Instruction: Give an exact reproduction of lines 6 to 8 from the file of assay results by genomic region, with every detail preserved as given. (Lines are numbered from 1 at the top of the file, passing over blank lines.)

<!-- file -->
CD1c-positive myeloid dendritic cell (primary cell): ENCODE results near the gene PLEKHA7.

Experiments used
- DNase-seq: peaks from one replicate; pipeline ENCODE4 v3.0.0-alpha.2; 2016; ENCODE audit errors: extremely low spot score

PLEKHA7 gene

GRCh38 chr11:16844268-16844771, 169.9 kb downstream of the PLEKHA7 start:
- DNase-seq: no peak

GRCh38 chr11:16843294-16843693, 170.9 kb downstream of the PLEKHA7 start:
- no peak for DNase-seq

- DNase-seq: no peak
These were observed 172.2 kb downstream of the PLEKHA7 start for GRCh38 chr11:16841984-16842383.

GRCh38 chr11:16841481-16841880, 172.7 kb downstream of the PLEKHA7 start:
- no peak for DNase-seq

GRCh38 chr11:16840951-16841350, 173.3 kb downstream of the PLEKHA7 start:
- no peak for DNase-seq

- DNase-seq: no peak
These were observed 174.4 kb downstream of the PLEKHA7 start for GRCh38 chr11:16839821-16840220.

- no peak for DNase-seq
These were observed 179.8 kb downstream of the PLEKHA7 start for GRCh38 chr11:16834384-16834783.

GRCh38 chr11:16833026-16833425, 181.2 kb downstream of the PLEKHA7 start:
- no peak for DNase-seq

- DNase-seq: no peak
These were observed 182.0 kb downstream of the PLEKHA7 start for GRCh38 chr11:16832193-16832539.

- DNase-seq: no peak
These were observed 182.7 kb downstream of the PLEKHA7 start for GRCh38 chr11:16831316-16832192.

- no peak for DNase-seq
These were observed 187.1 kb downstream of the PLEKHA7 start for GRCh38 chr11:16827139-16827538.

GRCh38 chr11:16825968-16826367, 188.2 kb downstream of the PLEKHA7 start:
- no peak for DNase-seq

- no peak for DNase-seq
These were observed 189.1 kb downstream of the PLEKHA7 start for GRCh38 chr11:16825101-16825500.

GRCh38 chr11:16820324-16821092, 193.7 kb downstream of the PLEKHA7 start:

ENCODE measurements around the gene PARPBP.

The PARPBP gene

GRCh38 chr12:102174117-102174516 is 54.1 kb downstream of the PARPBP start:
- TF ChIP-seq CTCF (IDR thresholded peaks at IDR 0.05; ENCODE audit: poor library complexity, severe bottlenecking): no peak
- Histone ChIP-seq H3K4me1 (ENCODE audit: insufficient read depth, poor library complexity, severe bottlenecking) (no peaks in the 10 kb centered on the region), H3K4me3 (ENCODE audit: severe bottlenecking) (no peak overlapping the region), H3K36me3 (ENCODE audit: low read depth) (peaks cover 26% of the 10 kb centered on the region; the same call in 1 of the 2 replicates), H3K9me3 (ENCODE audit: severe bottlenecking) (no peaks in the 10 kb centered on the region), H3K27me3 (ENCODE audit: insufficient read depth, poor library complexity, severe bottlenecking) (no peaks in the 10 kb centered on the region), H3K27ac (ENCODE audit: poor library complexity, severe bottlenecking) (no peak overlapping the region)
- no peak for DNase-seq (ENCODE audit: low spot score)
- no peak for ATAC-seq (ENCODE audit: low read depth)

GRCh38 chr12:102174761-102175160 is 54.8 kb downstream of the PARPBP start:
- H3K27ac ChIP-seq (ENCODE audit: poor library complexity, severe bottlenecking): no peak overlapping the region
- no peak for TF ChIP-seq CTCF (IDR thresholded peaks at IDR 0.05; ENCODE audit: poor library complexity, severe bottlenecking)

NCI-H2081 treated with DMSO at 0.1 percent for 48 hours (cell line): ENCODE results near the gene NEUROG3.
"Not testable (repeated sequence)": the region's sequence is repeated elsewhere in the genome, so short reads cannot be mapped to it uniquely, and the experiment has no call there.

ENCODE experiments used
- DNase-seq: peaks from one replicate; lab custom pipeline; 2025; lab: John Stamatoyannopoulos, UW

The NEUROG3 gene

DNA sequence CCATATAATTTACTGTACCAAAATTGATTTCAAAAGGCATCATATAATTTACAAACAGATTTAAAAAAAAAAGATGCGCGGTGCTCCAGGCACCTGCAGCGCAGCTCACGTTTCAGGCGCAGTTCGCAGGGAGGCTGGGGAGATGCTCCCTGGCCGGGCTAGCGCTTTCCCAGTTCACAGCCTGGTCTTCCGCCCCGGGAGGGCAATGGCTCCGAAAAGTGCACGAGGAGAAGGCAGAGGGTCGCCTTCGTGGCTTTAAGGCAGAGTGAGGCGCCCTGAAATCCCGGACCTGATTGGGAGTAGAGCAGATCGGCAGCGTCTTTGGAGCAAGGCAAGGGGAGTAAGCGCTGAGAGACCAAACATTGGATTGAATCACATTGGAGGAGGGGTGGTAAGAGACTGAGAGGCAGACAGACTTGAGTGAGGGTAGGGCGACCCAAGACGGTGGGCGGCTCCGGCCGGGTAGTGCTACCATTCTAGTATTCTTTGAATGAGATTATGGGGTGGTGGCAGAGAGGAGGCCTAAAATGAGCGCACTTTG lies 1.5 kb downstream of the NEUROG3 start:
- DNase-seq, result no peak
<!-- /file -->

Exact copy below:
- DNase-seq: no peak

GRCh38 chr11:16843294-16843693, 170.9 kb downstream of the PLEKHA7 start:
- no peak for DNase-seq